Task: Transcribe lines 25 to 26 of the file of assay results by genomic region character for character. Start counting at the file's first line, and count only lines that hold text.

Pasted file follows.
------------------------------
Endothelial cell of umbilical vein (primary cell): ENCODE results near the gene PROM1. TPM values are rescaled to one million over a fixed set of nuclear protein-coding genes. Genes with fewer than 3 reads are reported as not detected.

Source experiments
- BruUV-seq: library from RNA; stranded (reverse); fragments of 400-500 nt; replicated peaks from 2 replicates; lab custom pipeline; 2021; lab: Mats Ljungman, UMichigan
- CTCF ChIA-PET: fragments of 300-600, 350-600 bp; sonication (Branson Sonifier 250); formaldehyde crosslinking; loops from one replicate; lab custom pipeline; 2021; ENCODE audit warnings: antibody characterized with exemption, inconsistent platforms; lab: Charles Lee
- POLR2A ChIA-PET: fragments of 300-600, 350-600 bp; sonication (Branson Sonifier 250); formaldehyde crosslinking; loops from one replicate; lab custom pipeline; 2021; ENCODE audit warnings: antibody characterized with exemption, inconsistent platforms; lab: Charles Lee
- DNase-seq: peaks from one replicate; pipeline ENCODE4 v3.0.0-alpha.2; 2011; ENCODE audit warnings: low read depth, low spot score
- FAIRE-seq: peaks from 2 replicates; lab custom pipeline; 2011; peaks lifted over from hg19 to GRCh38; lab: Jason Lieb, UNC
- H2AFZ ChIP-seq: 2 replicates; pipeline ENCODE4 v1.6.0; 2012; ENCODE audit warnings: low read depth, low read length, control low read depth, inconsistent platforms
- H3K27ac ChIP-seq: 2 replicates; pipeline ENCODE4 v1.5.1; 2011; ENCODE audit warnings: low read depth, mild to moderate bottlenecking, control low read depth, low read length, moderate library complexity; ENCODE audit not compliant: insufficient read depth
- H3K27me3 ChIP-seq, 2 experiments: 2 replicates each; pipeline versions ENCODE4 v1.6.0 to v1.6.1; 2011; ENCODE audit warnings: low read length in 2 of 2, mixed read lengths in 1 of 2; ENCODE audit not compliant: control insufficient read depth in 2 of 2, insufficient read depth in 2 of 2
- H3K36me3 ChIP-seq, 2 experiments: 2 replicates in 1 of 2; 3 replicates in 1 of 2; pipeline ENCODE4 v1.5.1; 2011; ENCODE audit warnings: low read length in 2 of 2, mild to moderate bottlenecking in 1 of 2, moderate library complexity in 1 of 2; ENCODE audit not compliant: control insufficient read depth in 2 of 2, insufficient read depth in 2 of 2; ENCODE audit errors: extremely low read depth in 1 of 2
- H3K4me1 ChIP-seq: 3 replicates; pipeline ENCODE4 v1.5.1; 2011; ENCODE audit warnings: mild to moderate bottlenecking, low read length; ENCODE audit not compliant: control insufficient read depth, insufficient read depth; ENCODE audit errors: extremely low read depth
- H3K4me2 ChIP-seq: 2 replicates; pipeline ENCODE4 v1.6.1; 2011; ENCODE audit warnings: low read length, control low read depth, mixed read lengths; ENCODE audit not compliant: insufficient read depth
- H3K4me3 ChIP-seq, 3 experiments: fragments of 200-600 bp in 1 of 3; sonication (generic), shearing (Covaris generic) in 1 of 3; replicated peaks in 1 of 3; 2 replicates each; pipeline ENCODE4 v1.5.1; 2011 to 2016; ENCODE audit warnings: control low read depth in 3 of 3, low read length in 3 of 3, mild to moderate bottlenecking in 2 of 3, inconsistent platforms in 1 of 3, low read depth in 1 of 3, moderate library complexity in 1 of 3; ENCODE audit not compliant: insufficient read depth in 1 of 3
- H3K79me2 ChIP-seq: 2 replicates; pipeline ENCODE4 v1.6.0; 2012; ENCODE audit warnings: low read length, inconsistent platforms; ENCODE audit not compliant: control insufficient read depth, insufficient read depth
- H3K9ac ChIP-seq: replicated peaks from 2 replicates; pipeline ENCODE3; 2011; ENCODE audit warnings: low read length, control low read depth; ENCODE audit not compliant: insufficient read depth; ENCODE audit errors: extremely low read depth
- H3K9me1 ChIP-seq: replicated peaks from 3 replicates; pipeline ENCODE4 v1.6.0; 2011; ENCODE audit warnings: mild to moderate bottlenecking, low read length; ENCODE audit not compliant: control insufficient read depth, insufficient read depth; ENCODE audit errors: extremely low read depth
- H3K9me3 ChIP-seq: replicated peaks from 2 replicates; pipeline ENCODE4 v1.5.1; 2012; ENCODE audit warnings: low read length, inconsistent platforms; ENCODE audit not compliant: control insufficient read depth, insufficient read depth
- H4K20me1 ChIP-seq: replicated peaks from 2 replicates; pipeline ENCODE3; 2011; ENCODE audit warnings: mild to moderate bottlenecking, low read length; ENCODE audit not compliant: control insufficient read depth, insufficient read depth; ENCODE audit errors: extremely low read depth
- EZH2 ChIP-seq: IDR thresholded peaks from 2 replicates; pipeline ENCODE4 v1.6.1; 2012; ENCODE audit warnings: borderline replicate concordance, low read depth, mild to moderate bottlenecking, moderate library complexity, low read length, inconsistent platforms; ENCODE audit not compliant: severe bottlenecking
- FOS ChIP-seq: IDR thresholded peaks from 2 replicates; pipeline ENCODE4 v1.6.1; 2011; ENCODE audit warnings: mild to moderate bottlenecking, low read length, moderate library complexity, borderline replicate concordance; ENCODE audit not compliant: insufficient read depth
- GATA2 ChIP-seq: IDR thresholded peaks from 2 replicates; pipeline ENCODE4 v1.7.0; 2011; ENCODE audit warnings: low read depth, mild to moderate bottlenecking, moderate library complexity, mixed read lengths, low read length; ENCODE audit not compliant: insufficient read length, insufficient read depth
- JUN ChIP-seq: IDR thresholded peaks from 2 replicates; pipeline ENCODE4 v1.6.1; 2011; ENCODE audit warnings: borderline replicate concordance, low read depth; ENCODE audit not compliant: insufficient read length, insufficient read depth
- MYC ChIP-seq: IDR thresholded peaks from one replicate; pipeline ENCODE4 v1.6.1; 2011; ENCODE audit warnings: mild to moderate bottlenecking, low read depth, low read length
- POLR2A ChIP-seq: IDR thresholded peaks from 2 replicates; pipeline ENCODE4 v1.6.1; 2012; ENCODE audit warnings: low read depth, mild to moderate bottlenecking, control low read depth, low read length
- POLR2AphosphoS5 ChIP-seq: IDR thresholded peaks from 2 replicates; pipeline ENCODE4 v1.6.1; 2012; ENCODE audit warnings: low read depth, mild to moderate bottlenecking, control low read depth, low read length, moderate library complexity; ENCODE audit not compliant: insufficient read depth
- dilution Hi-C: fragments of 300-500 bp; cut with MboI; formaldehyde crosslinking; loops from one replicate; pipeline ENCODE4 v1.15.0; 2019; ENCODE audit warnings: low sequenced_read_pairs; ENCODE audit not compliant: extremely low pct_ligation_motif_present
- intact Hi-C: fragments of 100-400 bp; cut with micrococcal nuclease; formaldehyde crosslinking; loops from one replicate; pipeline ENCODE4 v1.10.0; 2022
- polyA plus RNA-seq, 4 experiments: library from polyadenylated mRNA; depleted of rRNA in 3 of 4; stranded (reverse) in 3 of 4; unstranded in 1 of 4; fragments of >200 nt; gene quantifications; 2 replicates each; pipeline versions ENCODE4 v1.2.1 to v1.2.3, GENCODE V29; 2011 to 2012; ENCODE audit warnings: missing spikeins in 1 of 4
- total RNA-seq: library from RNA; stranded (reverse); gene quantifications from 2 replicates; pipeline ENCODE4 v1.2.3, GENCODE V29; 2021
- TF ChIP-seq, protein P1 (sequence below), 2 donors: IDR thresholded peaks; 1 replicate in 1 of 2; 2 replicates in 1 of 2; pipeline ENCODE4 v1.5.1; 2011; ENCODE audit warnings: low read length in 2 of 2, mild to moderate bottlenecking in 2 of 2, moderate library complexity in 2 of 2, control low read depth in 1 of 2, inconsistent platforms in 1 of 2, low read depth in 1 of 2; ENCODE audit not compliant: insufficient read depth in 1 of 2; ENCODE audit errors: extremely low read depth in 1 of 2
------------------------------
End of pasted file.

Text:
- POLR2A ChIP-seq: IDR thresholded peaks from 2 replicates; pipeline ENCODE4 v1.6.1; 2012; ENCODE audit warnings: low read depth, mild to moderate bottlenecking, control low read depth, low read length
- POLR2AphosphoS5 ChIP-seq: IDR thresholded peaks from 2 replicates; pipeline ENCODE4 v1.6.1; 2012; ENCODE audit warnings: low read depth, mild to moderate bottlenecking, control low read depth, low read length, moderate library complexity; ENCODE audit not compliant: insufficient read depth